Linn is eleven years old. A beautiful little girl from Medemblik. She has long flowing hair, is a Billie Eilish fan and is preparing to go to senior school next year. Naturally, she knows what war is. And she has already learned a lot about the Second World War. But what exactly is freedom? She finds this so normal that she never stops to think about it. The inspired Wim Gutter (85) from Andijk shows her in the war museum in Medemblik.
We are on an industrial estate. Somewhere between the shipyards and carpenters, is the home of the Educational WWII Centre. Medemblik now has a gem of an addition with this war museum. You would think that there are more pleasant subjects than war and misery. But this place knows how to enchant you and you definitely leave feeling good and enriched.
Come to life
The tales of West Friesland in times of war and liberation are told and depicted here. But a visit goes further than that. “It shouldn't just be a story. We want this period to come to life for you,'' explains Lars Rustenburg (24) from Medemblik. Lars runs the museum with his family and a group of enthusiastic volunteers. His mother Sietske is involved in the decorative details and his father Robin works on the dozens of military vehicles: more about these later.
On entering, we see a reconstructed village square as it might have looked at the time. There is a shop, house, printing works and cobbled street with play equipment and other children's entertainment. Linn and Wim meet in the cafe. They drink lemonade and coffee. A 'Recommended' sign in Frisian is on the bar. Carpets are on the table, as well as old newspapers and board games.
Wim says he was an 'inquisitive rascal', about 80 years ago. "I was six or seven years old and wanted to be first in everything." Linn listens attentively while he talks about marching Germans who rumbled through the village, the raids and the National Socialist Movement members. About how exciting he found it. “Sometimes we lay on the road. Hordes of planes flew over us. Thousands. And those buffalo vehicles!
I found it mighty interesting. But of course, we knew very well that it was wartime and that you should dislike the Germans.''
How things have changed. Linn knows Germany from holidays and from the tourists who enjoy visiting her town in the summer. The slang word "mof" doesn't mean anything to her. And freedom? She shrugs slightly when we walk through the banquet hall. In addition to a replica of 'The Night Watch' (the masterpiece was kept in Medemblik for some time to protect it from the occupiers), the term 'being free' is also discussed. Lars: “Wim experienced the occupation. He knows what it’s like not to be free. 75 years later, young people take it for granted. But we forget that 70% of people do not live in complete freedom.''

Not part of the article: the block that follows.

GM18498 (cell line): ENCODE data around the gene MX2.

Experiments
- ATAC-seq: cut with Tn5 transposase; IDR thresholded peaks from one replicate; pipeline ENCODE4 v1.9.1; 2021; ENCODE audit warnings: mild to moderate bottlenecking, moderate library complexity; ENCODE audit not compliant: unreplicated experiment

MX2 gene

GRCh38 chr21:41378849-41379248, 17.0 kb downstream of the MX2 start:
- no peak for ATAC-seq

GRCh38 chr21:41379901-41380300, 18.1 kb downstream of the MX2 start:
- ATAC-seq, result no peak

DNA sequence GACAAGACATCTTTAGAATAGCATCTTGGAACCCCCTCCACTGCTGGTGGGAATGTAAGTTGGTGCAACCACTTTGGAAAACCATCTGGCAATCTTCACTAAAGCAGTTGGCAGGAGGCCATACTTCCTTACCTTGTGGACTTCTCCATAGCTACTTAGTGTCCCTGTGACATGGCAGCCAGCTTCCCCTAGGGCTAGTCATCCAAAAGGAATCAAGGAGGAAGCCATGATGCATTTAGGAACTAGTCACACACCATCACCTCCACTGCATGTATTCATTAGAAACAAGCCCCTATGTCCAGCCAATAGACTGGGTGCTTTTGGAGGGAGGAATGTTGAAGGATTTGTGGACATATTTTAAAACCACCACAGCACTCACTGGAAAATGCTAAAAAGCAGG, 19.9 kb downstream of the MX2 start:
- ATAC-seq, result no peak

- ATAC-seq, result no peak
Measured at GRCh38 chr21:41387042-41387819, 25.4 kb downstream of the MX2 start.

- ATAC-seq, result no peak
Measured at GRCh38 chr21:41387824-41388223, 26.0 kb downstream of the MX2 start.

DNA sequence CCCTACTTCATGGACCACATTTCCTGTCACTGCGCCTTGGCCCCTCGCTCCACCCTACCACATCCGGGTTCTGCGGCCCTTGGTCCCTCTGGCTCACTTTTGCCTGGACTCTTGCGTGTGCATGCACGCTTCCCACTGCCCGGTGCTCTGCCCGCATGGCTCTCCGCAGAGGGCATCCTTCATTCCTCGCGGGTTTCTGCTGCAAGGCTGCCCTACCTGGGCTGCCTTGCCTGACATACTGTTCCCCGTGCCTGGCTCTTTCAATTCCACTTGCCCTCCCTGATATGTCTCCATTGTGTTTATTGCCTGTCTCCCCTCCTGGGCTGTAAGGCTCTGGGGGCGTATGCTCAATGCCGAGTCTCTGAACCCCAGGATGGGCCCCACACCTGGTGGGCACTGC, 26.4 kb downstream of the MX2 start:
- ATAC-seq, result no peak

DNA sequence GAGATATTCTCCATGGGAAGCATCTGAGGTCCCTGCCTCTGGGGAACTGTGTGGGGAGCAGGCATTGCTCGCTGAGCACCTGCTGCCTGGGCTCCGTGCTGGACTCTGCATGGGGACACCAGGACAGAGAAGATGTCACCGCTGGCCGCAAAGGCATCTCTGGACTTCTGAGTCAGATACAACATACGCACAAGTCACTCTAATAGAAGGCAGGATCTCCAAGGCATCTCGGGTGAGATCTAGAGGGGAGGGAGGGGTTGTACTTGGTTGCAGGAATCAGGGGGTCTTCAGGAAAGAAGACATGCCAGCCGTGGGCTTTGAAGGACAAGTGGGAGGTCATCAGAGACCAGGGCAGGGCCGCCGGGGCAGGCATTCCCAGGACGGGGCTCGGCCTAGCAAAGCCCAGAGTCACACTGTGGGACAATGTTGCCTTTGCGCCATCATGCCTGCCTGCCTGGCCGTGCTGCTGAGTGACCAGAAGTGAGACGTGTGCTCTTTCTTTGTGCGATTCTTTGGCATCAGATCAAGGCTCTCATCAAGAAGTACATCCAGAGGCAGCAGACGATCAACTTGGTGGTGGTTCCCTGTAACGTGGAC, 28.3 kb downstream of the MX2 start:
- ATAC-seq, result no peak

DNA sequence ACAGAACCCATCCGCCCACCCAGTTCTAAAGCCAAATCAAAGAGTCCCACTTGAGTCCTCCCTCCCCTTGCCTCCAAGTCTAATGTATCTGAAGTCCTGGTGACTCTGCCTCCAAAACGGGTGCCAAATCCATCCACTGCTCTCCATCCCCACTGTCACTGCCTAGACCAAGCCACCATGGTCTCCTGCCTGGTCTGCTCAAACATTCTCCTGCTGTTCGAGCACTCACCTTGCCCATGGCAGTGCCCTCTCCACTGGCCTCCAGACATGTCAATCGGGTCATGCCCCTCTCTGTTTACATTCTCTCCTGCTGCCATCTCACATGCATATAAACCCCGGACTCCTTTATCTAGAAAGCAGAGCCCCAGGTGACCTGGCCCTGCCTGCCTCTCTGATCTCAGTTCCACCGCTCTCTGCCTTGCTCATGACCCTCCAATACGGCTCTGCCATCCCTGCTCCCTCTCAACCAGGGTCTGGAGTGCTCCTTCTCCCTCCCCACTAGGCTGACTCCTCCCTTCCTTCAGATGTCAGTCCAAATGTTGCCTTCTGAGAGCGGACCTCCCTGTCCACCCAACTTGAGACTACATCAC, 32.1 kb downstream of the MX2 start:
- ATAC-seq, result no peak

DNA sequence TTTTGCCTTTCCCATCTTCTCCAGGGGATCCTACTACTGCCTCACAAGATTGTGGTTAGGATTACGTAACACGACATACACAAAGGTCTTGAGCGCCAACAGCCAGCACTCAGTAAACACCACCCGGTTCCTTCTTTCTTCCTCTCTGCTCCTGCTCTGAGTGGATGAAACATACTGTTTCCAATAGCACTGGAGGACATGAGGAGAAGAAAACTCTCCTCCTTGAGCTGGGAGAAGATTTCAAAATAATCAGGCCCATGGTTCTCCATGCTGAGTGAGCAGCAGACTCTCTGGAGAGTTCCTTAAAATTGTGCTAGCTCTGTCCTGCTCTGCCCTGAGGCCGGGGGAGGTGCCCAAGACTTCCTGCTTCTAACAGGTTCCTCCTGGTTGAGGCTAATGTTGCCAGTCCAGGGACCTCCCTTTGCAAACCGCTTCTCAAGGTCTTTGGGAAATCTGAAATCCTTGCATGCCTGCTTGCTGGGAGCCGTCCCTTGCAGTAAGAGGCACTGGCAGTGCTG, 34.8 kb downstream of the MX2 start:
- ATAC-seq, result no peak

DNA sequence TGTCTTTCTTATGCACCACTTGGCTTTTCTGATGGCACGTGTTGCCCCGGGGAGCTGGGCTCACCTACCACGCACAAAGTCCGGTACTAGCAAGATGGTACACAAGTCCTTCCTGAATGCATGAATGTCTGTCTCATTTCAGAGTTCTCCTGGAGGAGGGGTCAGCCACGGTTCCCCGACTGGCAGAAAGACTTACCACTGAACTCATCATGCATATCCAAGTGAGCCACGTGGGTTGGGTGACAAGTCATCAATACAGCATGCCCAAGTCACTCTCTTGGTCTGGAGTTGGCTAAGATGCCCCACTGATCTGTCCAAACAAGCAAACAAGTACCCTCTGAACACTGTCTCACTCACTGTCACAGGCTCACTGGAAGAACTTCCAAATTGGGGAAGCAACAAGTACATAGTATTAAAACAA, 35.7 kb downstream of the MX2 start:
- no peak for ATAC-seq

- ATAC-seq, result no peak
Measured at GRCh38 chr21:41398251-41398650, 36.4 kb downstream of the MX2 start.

The museum makes it abundantly clear that freedom was celebrated exuberantly 75 years ago. The village shop has a party dress hanging in the window, flags are flying and the liberation is in the headlines in the newspapers. “You can also experience liberation parties here in the banquet hall. Combining the useful and the pleasant,'' explains Lars.
We take a look at the authentic cinema, the classroom and the printing works. Everything is taken care of down to the finest details. An endearing cuckoo clock hangs in the cosy house and visitors can join in and knit a warm scarf. "It’s so small here!" Linn shouts in surprise. "My bedroom is the same size as this entire house." She can barely stand in the cramped sleeping loft.
With music by Vera Lynn playing in the background - daily music from that time - Linn strays through a mountain of army uniforms. A costume party follows. Now that she thinks she has seen everything, another door opens. A huge warehouse appears, full of military vehicles. They are impeccable and every engine is running, thanks to the achievement of Robin and many lovely volunteers. Whereas the 'civil' part of the museum portrays daily life, this military part highlights the army, warfare and the strategic work. Wim is amazed. "What a lot of buffalos Linn, huh?" He shouts.
Back at the printing works, the food stamps appear. Wim: “You couldn't just buy something: everything was rationed with coupons. It was a big deal when you got one for a lollipop. But a crumpled coupon wouldn’t get you anything." He sighs and continues:
"Linn, whatever you do, never follow a bunch of windbags, like Hitler. Know what you want and what you think. Never forget that, okay?" She nods in agreement and hops out of the street.
Wim Gutter and Linn Sluis